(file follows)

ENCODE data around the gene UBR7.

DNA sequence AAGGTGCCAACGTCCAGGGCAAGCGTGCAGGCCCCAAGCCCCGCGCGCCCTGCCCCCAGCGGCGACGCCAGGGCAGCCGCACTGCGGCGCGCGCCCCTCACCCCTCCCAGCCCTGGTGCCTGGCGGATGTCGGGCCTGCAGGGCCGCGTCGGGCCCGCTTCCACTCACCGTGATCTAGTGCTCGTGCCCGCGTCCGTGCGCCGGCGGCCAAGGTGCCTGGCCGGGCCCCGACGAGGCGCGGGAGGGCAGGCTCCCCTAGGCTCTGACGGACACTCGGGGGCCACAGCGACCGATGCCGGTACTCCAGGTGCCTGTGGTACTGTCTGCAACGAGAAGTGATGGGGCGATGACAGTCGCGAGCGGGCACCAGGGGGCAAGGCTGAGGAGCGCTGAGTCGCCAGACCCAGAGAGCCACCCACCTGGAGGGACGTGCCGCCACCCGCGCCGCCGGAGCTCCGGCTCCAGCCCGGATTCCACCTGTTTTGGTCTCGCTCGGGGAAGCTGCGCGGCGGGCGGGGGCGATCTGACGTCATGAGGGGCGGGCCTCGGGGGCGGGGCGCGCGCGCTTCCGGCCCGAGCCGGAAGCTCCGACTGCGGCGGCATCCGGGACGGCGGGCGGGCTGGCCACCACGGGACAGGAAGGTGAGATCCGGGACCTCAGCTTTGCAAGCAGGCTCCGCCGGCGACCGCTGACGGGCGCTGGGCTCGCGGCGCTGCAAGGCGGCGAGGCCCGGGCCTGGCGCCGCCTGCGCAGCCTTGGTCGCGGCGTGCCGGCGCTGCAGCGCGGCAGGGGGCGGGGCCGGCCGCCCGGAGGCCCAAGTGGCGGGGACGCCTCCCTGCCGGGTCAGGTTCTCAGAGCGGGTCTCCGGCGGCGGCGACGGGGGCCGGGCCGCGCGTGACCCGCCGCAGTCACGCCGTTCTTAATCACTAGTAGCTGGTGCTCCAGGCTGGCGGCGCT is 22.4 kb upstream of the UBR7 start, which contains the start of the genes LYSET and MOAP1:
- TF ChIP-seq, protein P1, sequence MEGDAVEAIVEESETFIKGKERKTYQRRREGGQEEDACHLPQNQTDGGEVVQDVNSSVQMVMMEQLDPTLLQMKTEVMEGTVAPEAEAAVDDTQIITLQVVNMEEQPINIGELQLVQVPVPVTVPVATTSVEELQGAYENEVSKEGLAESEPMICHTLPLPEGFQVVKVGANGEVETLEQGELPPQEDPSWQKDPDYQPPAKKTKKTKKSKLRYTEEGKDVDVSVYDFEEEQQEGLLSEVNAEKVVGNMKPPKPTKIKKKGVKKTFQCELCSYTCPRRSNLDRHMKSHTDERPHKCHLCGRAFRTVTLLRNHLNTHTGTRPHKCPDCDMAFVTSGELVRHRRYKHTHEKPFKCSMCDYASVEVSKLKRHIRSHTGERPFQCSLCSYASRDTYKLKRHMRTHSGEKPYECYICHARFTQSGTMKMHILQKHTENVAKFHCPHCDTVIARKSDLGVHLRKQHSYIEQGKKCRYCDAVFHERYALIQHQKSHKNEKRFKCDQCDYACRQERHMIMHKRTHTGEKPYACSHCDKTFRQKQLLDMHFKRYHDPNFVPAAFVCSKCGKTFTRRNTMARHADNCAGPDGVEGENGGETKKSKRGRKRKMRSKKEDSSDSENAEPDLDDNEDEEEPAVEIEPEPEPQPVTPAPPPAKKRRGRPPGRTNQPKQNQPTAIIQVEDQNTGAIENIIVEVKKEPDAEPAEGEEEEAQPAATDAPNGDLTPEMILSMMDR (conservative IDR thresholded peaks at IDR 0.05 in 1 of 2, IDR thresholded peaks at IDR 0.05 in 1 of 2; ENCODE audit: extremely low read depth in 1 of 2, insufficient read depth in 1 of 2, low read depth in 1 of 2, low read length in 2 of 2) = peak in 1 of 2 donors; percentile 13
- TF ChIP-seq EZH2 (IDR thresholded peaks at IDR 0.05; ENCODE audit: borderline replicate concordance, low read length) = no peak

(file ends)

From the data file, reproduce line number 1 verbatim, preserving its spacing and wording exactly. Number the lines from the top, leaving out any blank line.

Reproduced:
ENCODE data around the gene UBR7.